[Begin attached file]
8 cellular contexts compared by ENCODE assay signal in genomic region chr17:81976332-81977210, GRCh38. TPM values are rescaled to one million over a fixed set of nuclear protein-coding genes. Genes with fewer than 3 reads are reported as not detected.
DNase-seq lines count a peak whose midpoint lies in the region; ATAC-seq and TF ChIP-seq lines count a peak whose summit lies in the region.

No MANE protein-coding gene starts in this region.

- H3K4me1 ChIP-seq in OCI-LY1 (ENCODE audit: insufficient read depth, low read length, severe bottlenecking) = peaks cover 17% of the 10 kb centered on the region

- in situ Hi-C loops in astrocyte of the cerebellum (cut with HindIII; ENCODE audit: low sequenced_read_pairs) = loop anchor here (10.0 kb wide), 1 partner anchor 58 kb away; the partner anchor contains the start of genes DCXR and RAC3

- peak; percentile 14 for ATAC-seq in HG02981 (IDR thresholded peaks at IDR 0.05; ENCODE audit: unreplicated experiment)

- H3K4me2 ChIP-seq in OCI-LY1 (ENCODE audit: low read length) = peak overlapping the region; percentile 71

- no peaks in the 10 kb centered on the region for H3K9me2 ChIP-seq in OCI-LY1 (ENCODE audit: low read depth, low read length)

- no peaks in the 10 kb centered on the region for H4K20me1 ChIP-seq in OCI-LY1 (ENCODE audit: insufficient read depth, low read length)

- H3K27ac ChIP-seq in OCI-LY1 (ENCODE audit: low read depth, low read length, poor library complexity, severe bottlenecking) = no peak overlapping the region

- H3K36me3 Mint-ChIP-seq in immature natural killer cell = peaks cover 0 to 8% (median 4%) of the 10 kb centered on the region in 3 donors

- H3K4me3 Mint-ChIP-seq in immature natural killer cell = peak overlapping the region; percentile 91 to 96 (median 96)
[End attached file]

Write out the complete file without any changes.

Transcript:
8 cellular contexts compared by ENCODE assay signal in genomic region chr17:81976332-81977210, GRCh38. TPM values are rescaled to one million over a fixed set of nuclear protein-coding genes. Genes with fewer than 3 reads are reported as not detected.
DNase-seq lines count a peak whose midpoint lies in the region; ATAC-seq and TF ChIP-seq lines count a peak whose summit lies in the region.

No MANE protein-coding gene starts in this region.

- H3K4me1 ChIP-seq in OCI-LY1 (ENCODE audit: insufficient read depth, low read length, severe bottlenecking) = peaks cover 17% of the 10 kb centered on the region

- in situ Hi-C loops in astrocyte of the cerebellum (cut with HindIII; ENCODE audit: low sequenced_read_pairs) = loop anchor here (10.0 kb wide), 1 partner anchor 58 kb away; the partner anchor contains the start of genes DCXR and RAC3

- peak; percentile 14 for ATAC-seq in HG02981 (IDR thresholded peaks at IDR 0.05; ENCODE audit: unreplicated experiment)

- H3K4me2 ChIP-seq in OCI-LY1 (ENCODE audit: low read length) = peak overlapping the region; percentile 71

- no peaks in the 10 kb centered on the region for H3K9me2 ChIP-seq in OCI-LY1 (ENCODE audit: low read depth, low read length)

- no peaks in the 10 kb centered on the region for H4K20me1 ChIP-seq in OCI-LY1 (ENCODE audit: insufficient read depth, low read length)

- H3K27ac ChIP-seq in OCI-LY1 (ENCODE audit: low read depth, low read length, poor library complexity, severe bottlenecking) = no peak overlapping the region

- H3K36me3 Mint-ChIP-seq in immature natural killer cell = peaks cover 0 to 8% (median 4%) of the 10 kb centered on the region in 3 donors

- H3K4me3 Mint-ChIP-seq in immature natural killer cell = peak overlapping the region; percentile 91 to 96 (median 96)